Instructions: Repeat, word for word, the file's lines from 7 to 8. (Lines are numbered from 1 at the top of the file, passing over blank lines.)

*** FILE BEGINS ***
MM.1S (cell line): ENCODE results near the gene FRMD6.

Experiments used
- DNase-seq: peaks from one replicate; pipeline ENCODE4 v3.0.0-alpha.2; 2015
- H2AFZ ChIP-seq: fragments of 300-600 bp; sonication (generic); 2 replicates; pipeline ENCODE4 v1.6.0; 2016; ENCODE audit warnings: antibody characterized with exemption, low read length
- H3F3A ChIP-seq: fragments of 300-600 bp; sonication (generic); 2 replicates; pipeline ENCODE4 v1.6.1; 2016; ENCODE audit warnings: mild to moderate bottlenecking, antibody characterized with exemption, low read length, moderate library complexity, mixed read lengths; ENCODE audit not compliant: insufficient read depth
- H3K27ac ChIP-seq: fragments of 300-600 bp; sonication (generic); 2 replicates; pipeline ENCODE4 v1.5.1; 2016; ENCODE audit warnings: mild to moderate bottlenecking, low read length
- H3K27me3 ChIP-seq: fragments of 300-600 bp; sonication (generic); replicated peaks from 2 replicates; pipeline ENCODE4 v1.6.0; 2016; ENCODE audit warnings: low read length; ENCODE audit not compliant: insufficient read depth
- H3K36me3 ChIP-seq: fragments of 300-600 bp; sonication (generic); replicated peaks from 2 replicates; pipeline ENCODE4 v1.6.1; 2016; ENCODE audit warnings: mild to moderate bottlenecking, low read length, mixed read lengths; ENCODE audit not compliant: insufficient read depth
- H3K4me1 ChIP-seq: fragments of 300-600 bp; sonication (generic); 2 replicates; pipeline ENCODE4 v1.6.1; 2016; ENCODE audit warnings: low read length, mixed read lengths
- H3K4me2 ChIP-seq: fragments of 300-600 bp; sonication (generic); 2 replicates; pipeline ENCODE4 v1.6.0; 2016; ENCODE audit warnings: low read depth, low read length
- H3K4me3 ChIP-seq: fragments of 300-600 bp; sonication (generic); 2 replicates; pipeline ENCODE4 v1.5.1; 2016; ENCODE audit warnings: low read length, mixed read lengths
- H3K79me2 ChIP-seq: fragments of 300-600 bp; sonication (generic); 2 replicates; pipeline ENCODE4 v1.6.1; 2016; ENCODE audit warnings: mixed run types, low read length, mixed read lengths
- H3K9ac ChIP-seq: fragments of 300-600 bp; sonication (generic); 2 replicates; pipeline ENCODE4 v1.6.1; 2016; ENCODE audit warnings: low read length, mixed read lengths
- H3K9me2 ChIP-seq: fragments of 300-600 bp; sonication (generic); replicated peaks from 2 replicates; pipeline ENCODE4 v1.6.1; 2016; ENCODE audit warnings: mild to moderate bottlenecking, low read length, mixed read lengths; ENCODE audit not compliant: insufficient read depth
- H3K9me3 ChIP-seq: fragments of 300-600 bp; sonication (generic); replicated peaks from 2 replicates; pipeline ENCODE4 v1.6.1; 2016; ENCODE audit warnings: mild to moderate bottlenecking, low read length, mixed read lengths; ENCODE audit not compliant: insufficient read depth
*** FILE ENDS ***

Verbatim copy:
- H3K27me3 ChIP-seq: fragments of 300-600 bp; sonication (generic); replicated peaks from 2 replicates; pipeline ENCODE4 v1.6.0; 2016; ENCODE audit warnings: low read length; ENCODE audit not compliant: insufficient read depth
- H3K36me3 ChIP-seq: fragments of 300-600 bp; sonication (generic); replicated peaks from 2 replicates; pipeline ENCODE4 v1.6.1; 2016; ENCODE audit warnings: mild to moderate bottlenecking, low read length, mixed read lengths; ENCODE audit not compliant: insufficient read depth